Adam Kay is an award-winning writer and performer. His debut memoir This is Going to Hurt was a Sunday Times number one bestseller for a record-breaking nine months – it has sold over a million copies in the UK and been translated into 33 languages (and counting).
We’re thrilled that Adam is generously providing funding for one talented Black writer to join our Three-Month Online Novel-Writing Course with Suzannah Dunn. Find more about The Adam Kay Scholarship for Black Writers here.
Keep reading for Adam’s wisdom on writing comedy, supporting the NHS and life in lockdown…
Your memoir This is Going to Hurt is a multi-million bestseller. Readers fell in love with your honesty and the frank and funny tales from your days as a junior doctor. How did you find and develop your writing voice? Do you have any advice for writers trying to develop their own style?
I don’t think my writing voice is particularly different to my voice voice, so I’m not sure if it’s something that I’ve necessarily cultivated. I’ve found though that my writing is best when it’s at its most naturalistic and often suffers if I try and edit it too many times. Or maybe I’m just extremely lazy. I’m certain there isn’t a one-size-fits-all approach to finding a style, but I suspect it should be something that flows rather than has to be forced or overthought. That said, I might be totally wrong… as Somerset Maugham said, ‘There are three rules for writing a novel. Unfortunately, no one knows what they are.’
You are incredibly skilled at finding humour in the darkest of subject matters. Do you have any tips for people writing comedy or using comic relief in their writing?
The problem with writing comedy is that it’s very subjective. People are very quick to say ‘that’s not funny’, in a way that they don’t really say ‘that’s not drama’. When I’m writing something that’s meant to be funny, I generally send it to a few people first for their opinion before it goes out into the world. A bit like how a stand-up might preview their material above a pub before their theatre tour.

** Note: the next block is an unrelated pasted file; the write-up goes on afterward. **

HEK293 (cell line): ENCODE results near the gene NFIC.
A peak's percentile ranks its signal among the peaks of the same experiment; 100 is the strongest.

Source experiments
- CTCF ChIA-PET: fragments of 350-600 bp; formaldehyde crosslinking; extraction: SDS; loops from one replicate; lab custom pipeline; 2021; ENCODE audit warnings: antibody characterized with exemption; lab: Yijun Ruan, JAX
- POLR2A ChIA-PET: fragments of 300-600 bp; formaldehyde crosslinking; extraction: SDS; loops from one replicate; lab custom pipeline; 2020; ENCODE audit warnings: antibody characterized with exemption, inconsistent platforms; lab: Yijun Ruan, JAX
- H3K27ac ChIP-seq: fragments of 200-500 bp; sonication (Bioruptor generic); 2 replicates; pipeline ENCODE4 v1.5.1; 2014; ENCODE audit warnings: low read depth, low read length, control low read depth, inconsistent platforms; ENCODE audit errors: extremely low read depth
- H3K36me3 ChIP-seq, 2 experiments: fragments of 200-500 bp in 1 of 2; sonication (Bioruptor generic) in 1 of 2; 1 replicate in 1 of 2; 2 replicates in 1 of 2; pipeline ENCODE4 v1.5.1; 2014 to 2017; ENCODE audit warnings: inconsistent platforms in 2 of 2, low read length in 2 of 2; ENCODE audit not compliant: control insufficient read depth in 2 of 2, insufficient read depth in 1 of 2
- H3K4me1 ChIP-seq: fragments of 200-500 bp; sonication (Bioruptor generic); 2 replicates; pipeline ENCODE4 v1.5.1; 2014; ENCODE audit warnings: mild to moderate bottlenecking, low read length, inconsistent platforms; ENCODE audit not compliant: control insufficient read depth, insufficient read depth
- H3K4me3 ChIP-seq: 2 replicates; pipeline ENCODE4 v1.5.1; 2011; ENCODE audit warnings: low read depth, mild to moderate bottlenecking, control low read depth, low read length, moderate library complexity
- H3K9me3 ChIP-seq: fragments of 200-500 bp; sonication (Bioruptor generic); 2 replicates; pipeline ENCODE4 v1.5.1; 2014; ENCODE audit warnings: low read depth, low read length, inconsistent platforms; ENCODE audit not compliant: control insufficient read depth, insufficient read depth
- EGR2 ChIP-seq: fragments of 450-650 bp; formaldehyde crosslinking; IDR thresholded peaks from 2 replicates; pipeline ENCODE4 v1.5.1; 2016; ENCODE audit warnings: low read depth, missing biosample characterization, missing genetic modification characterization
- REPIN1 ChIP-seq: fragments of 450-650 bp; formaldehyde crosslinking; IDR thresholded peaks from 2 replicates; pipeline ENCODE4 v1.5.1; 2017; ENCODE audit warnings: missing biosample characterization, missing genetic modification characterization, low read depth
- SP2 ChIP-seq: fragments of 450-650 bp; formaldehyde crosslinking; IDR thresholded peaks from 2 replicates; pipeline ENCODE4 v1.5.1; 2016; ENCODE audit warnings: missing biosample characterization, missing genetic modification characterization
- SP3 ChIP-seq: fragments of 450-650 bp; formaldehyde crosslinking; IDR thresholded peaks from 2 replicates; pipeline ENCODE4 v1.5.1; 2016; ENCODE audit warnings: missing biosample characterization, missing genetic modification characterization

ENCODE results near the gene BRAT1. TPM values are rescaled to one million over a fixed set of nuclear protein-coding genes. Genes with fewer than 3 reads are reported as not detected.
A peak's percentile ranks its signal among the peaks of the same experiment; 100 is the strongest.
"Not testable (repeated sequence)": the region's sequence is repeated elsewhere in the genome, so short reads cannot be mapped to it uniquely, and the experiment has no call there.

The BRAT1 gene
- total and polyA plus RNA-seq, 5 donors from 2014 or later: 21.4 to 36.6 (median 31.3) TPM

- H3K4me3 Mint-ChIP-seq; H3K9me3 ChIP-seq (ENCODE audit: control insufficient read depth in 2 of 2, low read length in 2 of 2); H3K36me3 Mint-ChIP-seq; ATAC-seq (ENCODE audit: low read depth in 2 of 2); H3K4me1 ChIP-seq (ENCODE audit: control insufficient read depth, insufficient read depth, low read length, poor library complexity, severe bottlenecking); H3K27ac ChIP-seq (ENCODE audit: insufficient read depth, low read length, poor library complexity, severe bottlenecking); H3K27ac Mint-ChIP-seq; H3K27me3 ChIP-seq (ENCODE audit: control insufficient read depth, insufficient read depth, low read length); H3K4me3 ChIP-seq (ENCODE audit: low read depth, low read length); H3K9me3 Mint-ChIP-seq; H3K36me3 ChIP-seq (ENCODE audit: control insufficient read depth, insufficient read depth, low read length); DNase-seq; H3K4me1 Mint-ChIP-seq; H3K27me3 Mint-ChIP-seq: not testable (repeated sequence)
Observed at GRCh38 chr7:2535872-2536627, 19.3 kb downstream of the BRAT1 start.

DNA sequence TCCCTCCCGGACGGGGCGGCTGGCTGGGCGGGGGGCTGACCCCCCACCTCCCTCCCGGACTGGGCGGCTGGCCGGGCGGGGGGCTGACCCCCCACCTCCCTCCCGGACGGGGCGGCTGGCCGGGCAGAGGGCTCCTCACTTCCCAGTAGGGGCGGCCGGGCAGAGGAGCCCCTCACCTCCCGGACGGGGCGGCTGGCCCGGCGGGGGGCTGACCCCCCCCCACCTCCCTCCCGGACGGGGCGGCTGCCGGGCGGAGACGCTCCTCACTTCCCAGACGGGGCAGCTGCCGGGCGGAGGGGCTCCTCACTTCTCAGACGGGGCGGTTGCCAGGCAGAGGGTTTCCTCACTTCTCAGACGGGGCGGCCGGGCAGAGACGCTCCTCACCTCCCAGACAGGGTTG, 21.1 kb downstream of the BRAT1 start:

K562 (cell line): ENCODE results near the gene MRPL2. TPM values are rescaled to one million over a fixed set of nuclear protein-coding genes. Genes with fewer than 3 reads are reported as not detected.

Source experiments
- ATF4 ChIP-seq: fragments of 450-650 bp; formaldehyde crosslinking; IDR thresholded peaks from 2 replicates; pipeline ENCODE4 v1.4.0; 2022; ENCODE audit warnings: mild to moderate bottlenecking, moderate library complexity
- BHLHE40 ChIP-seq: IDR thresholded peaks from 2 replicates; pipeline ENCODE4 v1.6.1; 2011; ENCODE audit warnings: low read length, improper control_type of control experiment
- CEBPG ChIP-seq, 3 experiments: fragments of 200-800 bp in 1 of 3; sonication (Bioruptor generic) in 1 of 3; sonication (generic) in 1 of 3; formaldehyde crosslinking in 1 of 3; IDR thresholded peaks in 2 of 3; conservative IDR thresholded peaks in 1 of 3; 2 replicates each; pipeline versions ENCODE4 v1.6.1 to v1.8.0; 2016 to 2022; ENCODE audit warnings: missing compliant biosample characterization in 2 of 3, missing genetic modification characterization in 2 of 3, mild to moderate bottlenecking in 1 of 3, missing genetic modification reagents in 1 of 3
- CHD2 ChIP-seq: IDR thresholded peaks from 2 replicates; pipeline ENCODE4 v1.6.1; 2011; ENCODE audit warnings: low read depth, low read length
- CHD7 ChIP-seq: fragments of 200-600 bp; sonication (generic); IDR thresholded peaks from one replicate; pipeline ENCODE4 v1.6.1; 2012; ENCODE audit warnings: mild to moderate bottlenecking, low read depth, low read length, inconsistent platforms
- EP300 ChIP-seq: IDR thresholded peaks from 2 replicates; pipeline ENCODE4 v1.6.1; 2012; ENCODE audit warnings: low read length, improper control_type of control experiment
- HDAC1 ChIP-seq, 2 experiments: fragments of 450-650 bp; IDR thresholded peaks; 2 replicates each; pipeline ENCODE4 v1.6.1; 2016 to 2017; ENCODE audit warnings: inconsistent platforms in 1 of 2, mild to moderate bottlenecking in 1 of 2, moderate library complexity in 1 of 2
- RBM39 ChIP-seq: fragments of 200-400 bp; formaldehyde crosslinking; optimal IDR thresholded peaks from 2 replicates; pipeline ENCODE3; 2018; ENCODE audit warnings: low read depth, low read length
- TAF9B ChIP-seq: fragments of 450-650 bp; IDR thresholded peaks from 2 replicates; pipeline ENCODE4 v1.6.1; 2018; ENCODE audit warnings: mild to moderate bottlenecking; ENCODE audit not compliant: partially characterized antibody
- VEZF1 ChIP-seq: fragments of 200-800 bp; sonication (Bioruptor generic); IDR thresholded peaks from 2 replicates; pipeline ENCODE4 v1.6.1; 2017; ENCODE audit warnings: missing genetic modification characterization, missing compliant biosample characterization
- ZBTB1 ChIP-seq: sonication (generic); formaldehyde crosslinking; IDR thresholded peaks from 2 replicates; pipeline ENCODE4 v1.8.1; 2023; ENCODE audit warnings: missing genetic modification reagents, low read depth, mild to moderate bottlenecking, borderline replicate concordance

You recently edited the collection Dear NHS: 100 Stories to Say Thank You, which features stories from a host of celebrities including Paul McCartney and Malala Yousafzai. What inspired you to work on this project?
Dear NHS essentially came about from a feeling of helplessness during lockdown – wanting to do something positive for the people working on the frontline. It says thank you to them in 100 different ways through its chapters, and also says thank you in a much more practical way because all profits from the book are donated to NHS Charities Together and The Lullaby Trust.
How have you been finding lockdown? Have you been able to find time to work on any new writing projects?
I’ve been extraordinarily lucky. No one close to me has been hospitalised from the virus, and I have a garden so I’ve not been trapped inside for weeks on end. Obviously, my year is very different to what I’d expected – I should have been on a major tour of my theatre show across the UK and Australia, with a TV show filming in the background. But again, I’m lucky to have been able to lean into writing over this time. As well as Dear NHS, I’ve got a kids’ book called Kay’s Anatomy out in October and a whole load of SECRET THINGS.
What have you been reading recently, and what do you love to read?
I’m currently reading More Than a Woman by Caitlin Moran, which is obviously brilliant. Next on the pile is Piranesi by Susanna Clarke, which I’m extremely excited to read. Perhaps the best thing about being a writer is getting to read books before they get published.
Thank you for providing The Adam Kay Scholarship for Black Writers. What made you decide to do this, and why do you feel it’s important to support emerging talent?
Publishing has a significant problem with diversity – from the people who publish the books to the people who get published. A lot of barriers clearly need to be broken down, and this feels like a small thing I can do to move things in the right direction.